A great spirit is never gone from the world . . .

Jamie Lee and Gaydell Collier

My thoughts today are lingering on a pretty little ranch outside of Sundance, Wyoming.  My friend Gaydell invited Milt and I out one day to walk along the ridges and gullies of her ranch with her dog Maxi.  The sun was warm and bright, and we stepped over little trickling rivulets carrying walking sticks (Gaydell always had a few outside of her back door.)  She showed me the places she had seen animals and special plants, she showed us where her son Frank was buried, dead from a logging accident at a young age.

She wanted me to see where she lived.  Her house was a rugged homestead-type place that burned only wood and used a cook stove.  One room was to the roof with books.   She wanted me to see how much this place was a part of her spirit.  I got it.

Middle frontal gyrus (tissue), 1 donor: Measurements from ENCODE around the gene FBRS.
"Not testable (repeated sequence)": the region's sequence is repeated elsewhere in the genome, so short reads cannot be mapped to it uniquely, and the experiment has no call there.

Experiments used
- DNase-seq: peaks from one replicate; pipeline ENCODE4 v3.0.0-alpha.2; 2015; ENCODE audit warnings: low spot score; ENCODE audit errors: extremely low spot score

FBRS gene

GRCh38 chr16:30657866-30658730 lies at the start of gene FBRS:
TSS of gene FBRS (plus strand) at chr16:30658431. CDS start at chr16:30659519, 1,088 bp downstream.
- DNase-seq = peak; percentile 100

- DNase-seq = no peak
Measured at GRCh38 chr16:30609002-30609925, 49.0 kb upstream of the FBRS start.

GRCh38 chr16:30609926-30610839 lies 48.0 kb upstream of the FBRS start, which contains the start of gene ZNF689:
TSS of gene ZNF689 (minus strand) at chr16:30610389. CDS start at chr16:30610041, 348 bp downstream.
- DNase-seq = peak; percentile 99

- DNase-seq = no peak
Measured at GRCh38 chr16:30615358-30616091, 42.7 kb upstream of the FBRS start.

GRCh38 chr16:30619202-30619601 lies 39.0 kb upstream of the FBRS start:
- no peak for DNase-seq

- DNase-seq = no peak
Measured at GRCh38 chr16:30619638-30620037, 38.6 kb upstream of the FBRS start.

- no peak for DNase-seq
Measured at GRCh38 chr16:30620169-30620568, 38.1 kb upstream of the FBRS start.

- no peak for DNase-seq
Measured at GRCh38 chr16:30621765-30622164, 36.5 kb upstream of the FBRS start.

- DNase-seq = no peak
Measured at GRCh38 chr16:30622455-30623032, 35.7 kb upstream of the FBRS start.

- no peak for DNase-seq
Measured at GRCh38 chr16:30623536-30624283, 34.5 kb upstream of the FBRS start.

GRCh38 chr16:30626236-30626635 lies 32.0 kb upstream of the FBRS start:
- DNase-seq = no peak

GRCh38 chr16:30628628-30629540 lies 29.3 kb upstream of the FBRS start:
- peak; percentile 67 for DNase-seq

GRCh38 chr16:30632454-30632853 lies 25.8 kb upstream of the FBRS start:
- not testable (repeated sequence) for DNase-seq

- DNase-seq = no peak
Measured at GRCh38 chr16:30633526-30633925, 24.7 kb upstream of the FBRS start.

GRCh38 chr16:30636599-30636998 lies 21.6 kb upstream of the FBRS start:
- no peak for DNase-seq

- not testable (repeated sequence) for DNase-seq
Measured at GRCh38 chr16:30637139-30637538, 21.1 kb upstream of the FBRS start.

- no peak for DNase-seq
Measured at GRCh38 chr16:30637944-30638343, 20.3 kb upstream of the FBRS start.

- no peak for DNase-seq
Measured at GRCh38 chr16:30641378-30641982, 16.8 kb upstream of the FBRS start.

This past weekend I heard that she had passed away.  I was so very sad and yet so aware that a spirit such as this is never really gone from the world but lives on in the many lives she touched.  She loved and mentored so many that we have lost count.

As I write this, Leonard Cohen’s “Halleluiah” is playing on a sound system somewhere as if perfectly timed to my last paragraph.  Leonard Cohen, another great poet.

I first met Gaydell in a room in the Cook County Library where I showed up for my first Bearlodge Writer’s gathering.  This group had been meeting for decades, its members coming and going in various stages of their writing lives.  Novelists, poets, history buffs, essayists.  The group had quite a list of publishing credits to their names.  I was looking for a home for my own writer self to take root and grow, and I found it with the Bearlodge Writers who also called themselves the Bearlodge Eaters because there were always treats (especially chocolates) centering the tables.  Twice a month they gathered, and I’d faithfully make the hour and a half drive from Rapid City to be a part of their community.